Get Offline, Be Real

The internet and social networks are a huge part of modern life. I do not think that anybody can reasonably dispute that claim. There is a huge array of opinions regarding the positive and negative consequences of this internet dominance, but today, I want to address one of the most frequent arguments levied against too much internet/social media use.

Get offline and spend some time in the real world.

A few weeks ago, tech writer Erin Biba wrote an article for Wired about how online posting is not a way to build true connections with people. In her view, the constant editing, selective information sharing, and projection of an online persona make social media inherently dissimilar and irreconcilable with your offline persona. She questions the ability to have a genuine conversation online if everyone is being selective about the information they choose to share online.

To some extent, I agree with Biba, but her outright rejection of the validity of any online interaction is a hard pill to swallow. Well… sort of…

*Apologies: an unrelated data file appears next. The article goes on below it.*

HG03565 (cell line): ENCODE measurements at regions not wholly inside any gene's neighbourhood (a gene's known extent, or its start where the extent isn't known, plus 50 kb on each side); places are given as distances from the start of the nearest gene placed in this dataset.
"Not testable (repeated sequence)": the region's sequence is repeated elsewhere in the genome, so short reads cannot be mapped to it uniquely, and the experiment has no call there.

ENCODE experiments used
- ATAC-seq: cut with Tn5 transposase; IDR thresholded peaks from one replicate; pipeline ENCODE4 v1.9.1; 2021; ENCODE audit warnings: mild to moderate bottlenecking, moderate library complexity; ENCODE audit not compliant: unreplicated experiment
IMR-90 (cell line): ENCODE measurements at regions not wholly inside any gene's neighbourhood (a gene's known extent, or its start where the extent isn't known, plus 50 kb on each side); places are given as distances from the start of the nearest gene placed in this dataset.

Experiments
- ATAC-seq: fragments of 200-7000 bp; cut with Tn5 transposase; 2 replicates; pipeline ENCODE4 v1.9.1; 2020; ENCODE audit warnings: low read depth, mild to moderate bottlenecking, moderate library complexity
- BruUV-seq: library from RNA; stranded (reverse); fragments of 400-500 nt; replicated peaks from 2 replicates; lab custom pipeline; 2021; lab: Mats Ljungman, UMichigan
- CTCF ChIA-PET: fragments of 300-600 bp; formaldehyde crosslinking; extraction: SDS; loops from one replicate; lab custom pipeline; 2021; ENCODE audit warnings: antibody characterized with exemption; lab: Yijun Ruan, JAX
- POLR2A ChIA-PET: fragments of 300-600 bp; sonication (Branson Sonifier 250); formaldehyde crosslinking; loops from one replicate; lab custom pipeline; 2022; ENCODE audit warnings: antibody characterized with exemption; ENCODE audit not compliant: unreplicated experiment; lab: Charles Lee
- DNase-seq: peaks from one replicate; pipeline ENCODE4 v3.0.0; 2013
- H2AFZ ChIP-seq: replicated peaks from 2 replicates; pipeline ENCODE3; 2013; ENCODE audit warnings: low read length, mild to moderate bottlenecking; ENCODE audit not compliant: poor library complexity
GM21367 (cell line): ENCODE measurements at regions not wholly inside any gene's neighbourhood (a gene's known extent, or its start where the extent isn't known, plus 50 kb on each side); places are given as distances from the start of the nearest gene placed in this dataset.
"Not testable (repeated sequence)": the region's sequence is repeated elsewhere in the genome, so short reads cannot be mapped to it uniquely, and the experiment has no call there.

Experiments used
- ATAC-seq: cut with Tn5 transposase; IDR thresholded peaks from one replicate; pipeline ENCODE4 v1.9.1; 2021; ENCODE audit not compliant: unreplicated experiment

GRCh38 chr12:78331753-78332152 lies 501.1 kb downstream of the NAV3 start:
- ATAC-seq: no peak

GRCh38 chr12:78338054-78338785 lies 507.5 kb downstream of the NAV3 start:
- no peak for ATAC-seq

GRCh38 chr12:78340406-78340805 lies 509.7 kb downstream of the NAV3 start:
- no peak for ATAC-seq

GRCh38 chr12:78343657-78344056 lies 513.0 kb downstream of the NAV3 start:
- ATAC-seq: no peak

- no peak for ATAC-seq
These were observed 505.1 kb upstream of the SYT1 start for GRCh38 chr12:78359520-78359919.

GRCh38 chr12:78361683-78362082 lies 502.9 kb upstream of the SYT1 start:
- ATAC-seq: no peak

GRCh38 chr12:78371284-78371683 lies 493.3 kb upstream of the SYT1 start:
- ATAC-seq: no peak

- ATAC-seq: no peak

Ever tried to have a political debate on Facebook? It’s usually an epic failure. One comment about how Obama handled the debt ceiling crisis and suddenly people cannot  be stopped from writing responses 1, 2 or 3 comments long about the validity or stupidity of the particular statement at hand. Oftentimes, you end up seeing two people argue back and forth who either don’t know each other in person or would never talk to one another in person. It is difficult to look at these types of political debates and say that any true discussion occurred.

Does that make these interactions inferior to the equivalent real life interactions?

I still get involved in political discussions that are no more productive in person than they are online. Although the medium can obscure the message, it doesn’t necessarily elucidate it either.

In real life, people are just as guilty of curating the information they share to project a persona. Why else do people buy particular brands of clothing, cars, and electronics? Marketing psychology feeds into these inherent desires to put forward a persona. In this respect, our online behavior is no different than our offline behavior. Both online and offline elements comprise our individual identities.

That said, don’t assume you know me just because you read this blog. Get real. Figure me out in both places.

Tom Anderson’s (founder of MySpace) response to Biba on Google+

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Is your online persona different from your offline persona? Are you ‘real’ online? Let me know in the comments.


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